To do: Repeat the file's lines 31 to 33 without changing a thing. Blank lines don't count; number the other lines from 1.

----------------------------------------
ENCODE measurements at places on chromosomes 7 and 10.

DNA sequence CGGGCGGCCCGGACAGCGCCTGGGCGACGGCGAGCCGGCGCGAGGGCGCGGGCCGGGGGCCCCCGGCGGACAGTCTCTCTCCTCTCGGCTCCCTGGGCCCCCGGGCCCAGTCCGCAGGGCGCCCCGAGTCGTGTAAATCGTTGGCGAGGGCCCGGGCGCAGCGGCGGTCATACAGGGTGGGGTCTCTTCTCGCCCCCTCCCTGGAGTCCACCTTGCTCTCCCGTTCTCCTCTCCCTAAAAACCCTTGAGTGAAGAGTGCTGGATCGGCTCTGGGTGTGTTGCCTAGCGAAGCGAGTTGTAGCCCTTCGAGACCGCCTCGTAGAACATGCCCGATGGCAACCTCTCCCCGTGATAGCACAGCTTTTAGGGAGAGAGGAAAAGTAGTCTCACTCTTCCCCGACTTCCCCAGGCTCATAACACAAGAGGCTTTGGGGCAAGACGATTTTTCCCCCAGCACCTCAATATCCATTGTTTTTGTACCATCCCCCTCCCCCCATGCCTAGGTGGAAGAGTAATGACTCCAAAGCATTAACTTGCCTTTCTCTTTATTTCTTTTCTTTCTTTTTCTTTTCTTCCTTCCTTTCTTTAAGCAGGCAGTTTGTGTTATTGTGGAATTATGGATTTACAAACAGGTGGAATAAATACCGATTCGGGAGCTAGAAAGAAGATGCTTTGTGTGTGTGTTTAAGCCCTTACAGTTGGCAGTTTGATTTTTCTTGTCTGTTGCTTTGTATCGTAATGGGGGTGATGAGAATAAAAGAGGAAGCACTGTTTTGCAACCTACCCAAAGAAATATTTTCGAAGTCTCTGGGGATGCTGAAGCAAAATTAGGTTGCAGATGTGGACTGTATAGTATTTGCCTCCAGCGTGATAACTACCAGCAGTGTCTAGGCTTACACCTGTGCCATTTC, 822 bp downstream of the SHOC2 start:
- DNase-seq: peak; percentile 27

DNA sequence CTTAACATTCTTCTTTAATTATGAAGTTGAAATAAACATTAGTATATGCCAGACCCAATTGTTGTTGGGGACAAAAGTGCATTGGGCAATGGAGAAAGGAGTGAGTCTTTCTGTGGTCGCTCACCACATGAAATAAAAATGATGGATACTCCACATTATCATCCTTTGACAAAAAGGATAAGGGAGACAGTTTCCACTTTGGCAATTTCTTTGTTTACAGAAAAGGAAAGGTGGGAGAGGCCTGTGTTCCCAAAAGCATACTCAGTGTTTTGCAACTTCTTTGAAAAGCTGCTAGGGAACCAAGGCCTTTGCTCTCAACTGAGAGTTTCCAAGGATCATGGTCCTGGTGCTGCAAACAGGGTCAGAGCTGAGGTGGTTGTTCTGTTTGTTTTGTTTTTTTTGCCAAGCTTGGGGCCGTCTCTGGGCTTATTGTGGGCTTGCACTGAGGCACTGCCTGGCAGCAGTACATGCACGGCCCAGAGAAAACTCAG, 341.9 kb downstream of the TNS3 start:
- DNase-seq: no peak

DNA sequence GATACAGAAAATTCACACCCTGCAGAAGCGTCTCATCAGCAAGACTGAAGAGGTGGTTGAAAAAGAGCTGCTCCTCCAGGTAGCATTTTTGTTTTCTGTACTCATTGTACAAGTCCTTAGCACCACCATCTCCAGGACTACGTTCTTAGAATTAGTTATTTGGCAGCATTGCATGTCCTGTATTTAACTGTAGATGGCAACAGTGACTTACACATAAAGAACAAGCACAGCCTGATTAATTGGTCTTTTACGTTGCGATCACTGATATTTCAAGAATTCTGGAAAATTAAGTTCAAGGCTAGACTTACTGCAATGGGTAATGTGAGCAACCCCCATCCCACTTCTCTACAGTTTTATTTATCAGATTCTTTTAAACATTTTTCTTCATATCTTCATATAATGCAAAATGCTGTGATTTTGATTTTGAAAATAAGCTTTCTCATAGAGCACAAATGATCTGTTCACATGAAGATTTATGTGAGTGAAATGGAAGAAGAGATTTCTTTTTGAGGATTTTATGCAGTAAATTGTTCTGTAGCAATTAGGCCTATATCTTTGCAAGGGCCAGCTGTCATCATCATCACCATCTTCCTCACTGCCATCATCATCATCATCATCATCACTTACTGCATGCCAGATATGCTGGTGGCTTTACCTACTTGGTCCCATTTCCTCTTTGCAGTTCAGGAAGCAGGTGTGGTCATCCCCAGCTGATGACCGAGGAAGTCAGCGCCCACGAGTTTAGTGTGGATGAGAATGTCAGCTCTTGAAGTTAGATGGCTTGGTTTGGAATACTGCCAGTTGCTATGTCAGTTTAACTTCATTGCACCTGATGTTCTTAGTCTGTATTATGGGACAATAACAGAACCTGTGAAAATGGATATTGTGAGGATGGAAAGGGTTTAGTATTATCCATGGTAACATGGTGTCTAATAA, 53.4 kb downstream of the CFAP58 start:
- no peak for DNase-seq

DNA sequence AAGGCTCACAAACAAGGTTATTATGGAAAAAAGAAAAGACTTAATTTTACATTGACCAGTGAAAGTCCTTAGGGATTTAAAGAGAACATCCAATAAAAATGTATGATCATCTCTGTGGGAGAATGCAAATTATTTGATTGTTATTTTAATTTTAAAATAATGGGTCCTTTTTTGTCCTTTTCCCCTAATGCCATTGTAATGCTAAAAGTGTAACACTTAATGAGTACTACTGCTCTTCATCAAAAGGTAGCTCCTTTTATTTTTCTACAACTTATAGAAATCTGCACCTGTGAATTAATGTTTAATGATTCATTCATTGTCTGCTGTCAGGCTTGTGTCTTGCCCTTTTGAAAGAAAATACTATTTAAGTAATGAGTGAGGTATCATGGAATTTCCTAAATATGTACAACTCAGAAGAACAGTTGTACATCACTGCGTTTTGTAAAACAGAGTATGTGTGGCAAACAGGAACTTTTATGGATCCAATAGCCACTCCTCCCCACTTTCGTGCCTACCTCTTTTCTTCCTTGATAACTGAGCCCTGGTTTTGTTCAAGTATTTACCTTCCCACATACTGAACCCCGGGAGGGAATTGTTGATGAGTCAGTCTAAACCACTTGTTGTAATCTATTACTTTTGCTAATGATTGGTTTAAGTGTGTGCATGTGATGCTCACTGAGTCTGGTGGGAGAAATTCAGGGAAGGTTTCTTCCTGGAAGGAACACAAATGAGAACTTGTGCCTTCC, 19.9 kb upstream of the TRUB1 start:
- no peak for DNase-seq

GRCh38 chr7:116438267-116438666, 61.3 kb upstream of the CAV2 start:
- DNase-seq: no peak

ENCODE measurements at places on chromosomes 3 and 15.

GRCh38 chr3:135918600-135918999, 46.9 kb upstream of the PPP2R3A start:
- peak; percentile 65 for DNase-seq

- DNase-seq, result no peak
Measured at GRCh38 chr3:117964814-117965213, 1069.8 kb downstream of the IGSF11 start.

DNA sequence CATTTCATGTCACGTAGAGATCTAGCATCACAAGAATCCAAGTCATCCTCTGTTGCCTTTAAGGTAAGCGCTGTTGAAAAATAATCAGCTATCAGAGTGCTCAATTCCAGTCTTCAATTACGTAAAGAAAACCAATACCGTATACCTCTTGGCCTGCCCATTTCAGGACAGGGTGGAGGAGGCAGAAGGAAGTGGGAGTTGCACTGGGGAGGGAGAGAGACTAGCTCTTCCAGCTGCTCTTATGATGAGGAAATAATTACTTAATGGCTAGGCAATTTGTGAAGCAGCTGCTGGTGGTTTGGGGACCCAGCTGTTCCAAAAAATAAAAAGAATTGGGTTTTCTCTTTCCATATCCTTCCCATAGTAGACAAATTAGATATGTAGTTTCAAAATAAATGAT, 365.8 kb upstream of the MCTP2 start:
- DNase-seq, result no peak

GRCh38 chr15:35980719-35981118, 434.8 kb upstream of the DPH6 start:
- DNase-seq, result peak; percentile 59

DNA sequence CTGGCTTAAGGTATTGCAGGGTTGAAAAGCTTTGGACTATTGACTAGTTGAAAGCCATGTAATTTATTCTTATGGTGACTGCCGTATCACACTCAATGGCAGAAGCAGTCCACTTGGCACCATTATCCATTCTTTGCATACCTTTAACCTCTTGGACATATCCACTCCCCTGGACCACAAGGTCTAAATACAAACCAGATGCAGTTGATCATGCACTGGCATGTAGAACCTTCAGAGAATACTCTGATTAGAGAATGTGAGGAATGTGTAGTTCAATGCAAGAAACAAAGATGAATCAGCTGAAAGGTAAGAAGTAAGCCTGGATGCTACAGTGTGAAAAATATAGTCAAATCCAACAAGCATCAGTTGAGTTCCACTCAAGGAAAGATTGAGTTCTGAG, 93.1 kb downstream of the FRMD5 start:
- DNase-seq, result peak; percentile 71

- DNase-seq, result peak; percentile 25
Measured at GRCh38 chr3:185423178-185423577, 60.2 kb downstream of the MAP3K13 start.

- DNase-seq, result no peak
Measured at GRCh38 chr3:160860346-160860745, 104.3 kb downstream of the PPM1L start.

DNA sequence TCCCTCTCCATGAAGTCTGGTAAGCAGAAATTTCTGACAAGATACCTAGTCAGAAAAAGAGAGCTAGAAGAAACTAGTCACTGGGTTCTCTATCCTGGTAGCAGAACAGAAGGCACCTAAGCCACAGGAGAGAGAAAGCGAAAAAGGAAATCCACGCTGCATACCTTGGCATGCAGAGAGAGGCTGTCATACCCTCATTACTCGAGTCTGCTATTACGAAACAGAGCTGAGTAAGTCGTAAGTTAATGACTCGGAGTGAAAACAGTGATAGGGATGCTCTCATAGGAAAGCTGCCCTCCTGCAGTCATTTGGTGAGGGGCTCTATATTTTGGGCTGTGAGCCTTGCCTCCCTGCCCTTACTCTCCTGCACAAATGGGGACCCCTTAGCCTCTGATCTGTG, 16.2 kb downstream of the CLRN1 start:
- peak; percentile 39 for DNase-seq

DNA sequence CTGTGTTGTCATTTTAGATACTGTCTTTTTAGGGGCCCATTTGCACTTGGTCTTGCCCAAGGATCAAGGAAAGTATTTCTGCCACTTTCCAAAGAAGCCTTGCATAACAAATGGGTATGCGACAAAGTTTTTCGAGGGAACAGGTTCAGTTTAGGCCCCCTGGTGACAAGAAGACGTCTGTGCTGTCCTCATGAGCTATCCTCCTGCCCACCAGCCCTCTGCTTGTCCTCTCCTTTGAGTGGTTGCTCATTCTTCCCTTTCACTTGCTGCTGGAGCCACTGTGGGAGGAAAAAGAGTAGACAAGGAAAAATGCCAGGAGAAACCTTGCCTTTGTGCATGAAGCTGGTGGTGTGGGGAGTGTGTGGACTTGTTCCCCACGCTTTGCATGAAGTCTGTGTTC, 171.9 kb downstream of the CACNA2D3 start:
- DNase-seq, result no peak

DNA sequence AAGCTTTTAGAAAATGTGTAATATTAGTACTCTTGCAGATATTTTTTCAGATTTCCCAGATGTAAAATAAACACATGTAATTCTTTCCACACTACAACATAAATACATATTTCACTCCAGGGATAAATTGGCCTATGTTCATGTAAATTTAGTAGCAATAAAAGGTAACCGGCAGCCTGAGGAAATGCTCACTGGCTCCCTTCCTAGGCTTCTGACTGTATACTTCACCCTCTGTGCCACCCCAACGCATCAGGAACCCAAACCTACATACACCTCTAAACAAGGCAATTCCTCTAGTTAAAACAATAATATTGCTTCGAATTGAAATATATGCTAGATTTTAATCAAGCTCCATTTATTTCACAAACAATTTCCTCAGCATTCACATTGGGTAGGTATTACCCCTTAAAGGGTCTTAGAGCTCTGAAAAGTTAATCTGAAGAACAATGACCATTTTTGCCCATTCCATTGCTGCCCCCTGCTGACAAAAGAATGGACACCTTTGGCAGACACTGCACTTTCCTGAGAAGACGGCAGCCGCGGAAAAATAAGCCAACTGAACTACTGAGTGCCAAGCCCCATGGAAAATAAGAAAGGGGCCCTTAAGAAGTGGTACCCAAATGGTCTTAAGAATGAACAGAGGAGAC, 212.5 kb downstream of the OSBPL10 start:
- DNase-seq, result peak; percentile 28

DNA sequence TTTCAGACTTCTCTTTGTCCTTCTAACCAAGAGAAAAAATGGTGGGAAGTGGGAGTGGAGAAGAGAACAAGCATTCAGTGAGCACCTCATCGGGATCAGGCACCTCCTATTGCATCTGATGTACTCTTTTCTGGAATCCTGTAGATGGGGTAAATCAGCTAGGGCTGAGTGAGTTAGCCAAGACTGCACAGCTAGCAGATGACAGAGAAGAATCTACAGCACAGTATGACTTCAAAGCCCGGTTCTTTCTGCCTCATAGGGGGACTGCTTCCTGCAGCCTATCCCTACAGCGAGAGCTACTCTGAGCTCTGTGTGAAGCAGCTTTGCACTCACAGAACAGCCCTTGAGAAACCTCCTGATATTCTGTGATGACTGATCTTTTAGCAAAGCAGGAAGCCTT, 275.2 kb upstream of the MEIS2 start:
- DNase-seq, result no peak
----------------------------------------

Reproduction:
DNA sequence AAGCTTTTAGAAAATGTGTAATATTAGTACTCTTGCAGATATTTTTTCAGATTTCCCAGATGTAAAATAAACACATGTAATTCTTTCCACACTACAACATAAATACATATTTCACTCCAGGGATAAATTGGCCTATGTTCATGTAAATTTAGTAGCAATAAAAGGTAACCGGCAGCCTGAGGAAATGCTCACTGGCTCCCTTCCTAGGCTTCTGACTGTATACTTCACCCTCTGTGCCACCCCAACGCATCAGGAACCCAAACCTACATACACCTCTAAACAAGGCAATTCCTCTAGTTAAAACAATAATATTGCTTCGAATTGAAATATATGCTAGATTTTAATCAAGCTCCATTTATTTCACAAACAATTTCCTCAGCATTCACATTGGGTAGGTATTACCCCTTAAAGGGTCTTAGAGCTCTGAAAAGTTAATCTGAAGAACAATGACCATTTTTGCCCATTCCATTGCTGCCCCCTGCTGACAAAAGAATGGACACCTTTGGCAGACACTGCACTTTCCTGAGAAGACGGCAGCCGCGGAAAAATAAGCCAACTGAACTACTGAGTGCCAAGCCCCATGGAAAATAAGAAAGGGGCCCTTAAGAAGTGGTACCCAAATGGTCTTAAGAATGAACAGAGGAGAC, 212.5 kb downstream of the OSBPL10 start:
- DNase-seq, result peak; percentile 28

DNA sequence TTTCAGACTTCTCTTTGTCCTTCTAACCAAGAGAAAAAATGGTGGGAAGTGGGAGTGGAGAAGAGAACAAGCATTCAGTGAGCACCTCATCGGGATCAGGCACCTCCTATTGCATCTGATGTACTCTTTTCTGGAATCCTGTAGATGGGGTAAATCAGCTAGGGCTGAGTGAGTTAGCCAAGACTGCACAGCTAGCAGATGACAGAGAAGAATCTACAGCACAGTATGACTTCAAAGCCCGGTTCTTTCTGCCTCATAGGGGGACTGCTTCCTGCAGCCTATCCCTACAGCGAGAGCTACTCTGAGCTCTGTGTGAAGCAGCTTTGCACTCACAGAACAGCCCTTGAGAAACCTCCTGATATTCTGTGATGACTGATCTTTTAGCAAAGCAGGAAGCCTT, 275.2 kb upstream of the MEIS2 start: